Universal Man: The Seven Lives of John Maynard Keynes review – more than the sum of its parts

Review of Universal Man: The Seven Lives of John Maynard Keynes
by Richard Davenport-Hines

Splitting a biography of the influential economist into parts pays dividends

I admit I came to Universal Man: The Seven Lives of John Maynard Keynes with a certain prejudice. I knew Richard Davenport-Hines as an accomplished writer and biographer. But he has no background in economics. How could he write a successful life of the most fascinating and influential economist of the 20th century, the economist who gave governments the tools to fight slumps? (Not that they always use them!)

Continue reading “Universal Man: The Seven Lives of John Maynard Keynes review – more than the sum of its parts”

Cameron is right to warn of another recession, but wrong to blame the world

Ministers are up to their old game of blaming everyone but themselves for Britain’s economic woes. First, they said they were “clearing up the mess” left by Labour. When recovery stalled in 2010, it was because of the Greek crisis. Now David Cameron warns of a new recession even before it has happened– because Europe is not doing its job of recovering properly.

Continue reading “Cameron is right to warn of another recession, but wrong to blame the world”

Labour must expose the fallacy of George Osborne’s ‘recovery’

Where has the conference silly season left the debate on economic policy? George Osborne claims to have routed his critics: fiscal austerity has produced recovery. Labour, seemingly amazed that recovery has happened, has promised that a Labour government will continue to cut the deficit, albeit a little more slowly. The Liberal Democrats would join them in the slower lane. The main point of difference seems to be that “Labour cuts” will be fairer than “Tory cuts”.

Continue reading “Labour must expose the fallacy of George Osborne’s ‘recovery’”

Labour should hammer home one simple message on the economy

The Labour party faces a political dilemma. Barely a day goes past without the more excitable parts of the British press trumpeting some new signal of Britain’s economic success. Every other headline screams that Britain is “booming” or that its factories are “roaring to life”. Every little jump in the flimsiest of economic indicators, every upward revision of economic forecasts, is celebrated as if it were a triumph worthy of song. And the propaganda seems to be working: voters’ confidence in Conservative economic management has soared, and in Labour’s has slumped.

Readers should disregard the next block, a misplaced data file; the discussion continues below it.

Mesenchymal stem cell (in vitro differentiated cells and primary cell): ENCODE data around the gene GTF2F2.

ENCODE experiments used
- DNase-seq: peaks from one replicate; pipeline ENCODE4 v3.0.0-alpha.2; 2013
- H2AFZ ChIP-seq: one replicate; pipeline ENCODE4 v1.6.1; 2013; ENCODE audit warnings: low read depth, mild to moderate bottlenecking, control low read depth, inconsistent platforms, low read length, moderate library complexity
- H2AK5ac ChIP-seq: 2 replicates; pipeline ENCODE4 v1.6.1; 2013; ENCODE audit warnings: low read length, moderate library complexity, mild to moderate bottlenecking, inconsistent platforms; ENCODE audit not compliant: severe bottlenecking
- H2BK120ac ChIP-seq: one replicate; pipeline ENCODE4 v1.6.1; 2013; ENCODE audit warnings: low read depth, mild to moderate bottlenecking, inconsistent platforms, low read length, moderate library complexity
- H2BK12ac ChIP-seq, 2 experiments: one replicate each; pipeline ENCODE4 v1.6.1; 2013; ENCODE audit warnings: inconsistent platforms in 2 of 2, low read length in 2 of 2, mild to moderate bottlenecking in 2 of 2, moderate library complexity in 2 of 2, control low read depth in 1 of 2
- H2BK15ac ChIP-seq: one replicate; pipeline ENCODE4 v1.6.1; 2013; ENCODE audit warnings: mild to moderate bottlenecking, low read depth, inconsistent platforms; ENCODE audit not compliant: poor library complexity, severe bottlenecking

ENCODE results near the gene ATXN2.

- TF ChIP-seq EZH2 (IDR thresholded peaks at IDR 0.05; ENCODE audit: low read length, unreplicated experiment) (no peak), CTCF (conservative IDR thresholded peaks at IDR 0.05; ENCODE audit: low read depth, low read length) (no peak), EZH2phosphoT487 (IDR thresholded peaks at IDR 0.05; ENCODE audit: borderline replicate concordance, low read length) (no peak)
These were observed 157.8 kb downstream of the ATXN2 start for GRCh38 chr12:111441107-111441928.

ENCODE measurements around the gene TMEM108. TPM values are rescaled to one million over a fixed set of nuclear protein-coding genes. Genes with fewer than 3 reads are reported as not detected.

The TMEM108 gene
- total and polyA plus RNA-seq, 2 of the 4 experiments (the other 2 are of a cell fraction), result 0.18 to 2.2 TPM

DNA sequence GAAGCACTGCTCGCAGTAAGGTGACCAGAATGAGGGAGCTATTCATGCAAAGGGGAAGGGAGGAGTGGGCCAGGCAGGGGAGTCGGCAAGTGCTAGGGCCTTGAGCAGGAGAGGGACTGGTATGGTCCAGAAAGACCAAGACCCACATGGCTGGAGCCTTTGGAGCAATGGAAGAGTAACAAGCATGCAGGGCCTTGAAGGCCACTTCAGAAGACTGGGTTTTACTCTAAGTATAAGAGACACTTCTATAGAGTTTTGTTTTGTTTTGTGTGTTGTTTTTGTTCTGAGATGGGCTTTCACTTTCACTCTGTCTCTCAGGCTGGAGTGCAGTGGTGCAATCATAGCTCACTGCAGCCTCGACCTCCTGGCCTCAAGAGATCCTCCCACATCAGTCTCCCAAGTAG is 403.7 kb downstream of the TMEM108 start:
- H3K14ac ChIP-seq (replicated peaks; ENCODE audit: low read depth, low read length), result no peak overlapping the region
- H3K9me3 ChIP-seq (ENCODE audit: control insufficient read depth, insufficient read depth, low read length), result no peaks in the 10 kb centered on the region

Continue reading “Labour should hammer home one simple message on the economy”

High-speed rail could set Britain – and Europe – on the path to recovery

The chancellor’s fiscal policy has been a disaster – a growth-first strategy driven by a bond-funded HS2 could be the answer

When George Osborne took over the Treasury, he decided that fiscal policy would be governed not by the state of the real economy but by the state of the public finances, as measured by pre-set fiscal targets, particularly the rate of deficit reduction. Those targets were designed to reassure investors in government debt that the state was solvent and would remain so.

Continue reading “High-speed rail could set Britain – and Europe – on the path to recovery”

Dear George… Advice to George Osborne

Dear George,

Cutting public spending when there is no other source of growth in the economy is a sure-fire strategy for recession. As if the lack of recovery wasn’t bad enough, the lack of growth also scuppers your deficit-reduction goals – the very reason for austerity in the first place. Like throwing away the engine to trim a car, you have offset the lack of revenue recovery by slashing capital spending. The results are already being seen in the forecasts: there will be no spurt of growth to regain the losses of the recession. The best we can hope for is a slow crawl along the bottom.

Continue reading “Dear George… Advice to George Osborne”

Let’s abolish retirement

Retirement is not as old as you think. According to the Bible, God expelled Adam from Paradise with the terrible words: “In the sweat of thy face shalt thou eat bread, till thou return unto the ground.” And that’s more or less how it was until about a hundred years ago. Most people worked till they died. Pensions in the UK date from 1908, and the cost of the first pension schemes was tiny, as the retirement age of 70 was 20 years beyond average life expectancy. Retirement was for heaven – if one had lived a virtuous life.

Continue reading “Let’s abolish retirement”